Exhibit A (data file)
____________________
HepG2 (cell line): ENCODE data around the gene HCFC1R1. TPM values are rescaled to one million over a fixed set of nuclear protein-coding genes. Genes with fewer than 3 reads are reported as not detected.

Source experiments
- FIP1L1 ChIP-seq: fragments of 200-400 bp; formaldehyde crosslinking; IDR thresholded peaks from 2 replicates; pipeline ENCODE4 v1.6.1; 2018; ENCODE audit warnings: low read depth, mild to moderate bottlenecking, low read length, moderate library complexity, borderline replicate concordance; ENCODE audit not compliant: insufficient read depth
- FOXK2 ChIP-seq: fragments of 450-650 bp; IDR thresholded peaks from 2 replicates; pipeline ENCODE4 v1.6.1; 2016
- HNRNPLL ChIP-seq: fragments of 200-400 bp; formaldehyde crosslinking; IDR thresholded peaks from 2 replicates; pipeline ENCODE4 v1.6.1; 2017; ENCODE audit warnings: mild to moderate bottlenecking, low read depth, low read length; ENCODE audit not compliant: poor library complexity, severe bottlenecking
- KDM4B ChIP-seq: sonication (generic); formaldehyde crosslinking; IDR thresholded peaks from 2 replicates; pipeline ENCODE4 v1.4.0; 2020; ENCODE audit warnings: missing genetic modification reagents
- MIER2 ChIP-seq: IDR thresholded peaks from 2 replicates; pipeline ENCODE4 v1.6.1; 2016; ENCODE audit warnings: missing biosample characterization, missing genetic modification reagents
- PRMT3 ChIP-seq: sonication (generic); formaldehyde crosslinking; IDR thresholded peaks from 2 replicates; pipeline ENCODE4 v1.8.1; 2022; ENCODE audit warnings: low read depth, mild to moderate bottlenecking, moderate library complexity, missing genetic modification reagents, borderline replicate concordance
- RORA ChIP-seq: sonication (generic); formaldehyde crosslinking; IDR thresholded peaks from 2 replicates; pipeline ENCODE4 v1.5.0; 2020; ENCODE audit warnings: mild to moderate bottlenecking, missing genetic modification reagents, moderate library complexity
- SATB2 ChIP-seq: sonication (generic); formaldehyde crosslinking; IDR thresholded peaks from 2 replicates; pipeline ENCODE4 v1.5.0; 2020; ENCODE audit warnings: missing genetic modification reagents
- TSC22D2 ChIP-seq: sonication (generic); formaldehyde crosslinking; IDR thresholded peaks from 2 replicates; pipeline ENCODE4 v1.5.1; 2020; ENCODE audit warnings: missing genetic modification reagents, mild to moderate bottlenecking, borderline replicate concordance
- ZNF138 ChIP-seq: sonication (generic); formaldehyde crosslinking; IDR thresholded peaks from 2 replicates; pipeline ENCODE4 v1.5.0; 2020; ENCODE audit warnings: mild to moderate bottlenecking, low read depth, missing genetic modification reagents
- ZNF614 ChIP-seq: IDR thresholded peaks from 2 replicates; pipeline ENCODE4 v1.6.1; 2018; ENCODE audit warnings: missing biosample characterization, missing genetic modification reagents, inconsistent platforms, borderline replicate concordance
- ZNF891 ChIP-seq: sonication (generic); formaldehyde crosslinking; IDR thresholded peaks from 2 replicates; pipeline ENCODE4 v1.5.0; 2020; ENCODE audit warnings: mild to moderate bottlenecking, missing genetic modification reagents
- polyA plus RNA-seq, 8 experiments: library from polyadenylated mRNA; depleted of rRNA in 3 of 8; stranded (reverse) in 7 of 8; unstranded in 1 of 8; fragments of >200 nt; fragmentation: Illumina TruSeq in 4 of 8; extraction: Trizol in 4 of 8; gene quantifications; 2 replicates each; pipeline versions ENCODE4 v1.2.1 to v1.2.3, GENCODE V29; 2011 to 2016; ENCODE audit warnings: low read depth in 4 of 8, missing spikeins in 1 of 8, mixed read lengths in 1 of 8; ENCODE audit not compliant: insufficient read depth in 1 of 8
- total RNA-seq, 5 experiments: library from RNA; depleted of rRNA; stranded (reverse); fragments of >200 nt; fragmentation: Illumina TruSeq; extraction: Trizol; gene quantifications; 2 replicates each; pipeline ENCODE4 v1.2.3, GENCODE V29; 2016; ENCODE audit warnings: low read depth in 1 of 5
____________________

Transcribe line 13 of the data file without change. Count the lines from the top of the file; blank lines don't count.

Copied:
- ZNF614 ChIP-seq: IDR thresholded peaks from 2 replicates; pipeline ENCODE4 v1.6.1; 2018; ENCODE audit warnings: missing biosample characterization, missing genetic modification reagents, inconsistent platforms, borderline replicate concordance